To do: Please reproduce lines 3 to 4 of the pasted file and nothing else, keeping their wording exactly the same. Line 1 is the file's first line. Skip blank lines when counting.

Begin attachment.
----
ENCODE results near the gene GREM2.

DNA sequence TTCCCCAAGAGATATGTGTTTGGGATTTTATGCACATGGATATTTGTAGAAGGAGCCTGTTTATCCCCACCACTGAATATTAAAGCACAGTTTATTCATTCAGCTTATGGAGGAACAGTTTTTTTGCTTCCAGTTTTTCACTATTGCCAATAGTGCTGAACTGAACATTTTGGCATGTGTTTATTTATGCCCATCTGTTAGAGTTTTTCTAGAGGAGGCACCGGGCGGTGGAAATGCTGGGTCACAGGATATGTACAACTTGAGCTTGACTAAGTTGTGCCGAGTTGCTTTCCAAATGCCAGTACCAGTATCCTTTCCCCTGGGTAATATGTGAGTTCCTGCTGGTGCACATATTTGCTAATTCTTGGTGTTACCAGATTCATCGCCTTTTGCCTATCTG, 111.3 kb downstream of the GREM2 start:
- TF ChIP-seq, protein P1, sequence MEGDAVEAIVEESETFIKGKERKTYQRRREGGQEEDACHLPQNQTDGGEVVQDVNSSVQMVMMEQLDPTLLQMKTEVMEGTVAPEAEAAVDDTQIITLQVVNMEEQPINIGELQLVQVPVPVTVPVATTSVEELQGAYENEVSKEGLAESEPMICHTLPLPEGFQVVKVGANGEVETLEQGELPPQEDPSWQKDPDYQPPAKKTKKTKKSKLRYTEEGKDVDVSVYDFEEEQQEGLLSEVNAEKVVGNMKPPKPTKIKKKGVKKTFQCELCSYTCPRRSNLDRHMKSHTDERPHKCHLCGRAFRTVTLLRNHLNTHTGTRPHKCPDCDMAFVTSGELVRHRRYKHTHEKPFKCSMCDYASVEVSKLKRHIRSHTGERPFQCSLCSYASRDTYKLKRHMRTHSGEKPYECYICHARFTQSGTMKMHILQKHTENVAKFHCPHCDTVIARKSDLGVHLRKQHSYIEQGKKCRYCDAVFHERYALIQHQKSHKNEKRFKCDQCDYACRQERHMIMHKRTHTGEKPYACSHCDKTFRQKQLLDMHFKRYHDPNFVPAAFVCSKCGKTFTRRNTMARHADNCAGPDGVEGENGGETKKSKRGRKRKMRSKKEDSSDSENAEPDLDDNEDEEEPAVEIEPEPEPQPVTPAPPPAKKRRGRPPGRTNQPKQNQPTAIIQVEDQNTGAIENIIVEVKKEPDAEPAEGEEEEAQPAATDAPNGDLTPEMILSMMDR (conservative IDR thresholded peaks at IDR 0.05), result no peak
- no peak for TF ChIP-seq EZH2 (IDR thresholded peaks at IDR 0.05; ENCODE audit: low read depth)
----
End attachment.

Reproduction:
- TF ChIP-seq, protein P1, sequence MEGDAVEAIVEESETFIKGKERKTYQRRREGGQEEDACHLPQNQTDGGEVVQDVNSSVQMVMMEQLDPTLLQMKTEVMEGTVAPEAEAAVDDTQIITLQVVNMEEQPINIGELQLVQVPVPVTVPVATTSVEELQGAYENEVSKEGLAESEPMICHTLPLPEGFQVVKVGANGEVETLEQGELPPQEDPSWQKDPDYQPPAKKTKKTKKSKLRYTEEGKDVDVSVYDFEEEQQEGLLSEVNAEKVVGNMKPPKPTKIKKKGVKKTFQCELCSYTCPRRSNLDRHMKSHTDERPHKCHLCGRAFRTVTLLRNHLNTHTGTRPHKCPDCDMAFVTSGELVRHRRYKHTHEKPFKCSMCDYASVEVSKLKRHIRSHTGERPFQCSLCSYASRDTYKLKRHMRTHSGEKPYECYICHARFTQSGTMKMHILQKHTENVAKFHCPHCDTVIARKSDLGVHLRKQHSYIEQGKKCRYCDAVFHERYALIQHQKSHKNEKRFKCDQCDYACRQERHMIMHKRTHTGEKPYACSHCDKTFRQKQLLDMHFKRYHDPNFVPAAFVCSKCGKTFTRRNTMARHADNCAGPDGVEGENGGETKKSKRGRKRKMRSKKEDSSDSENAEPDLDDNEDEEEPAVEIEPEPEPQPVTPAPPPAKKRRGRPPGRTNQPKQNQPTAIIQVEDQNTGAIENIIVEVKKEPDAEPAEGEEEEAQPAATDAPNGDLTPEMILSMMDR (conservative IDR thresholded peaks at IDR 0.05), result no peak
- no peak for TF ChIP-seq EZH2 (IDR thresholded peaks at IDR 0.05; ENCODE audit: low read depth)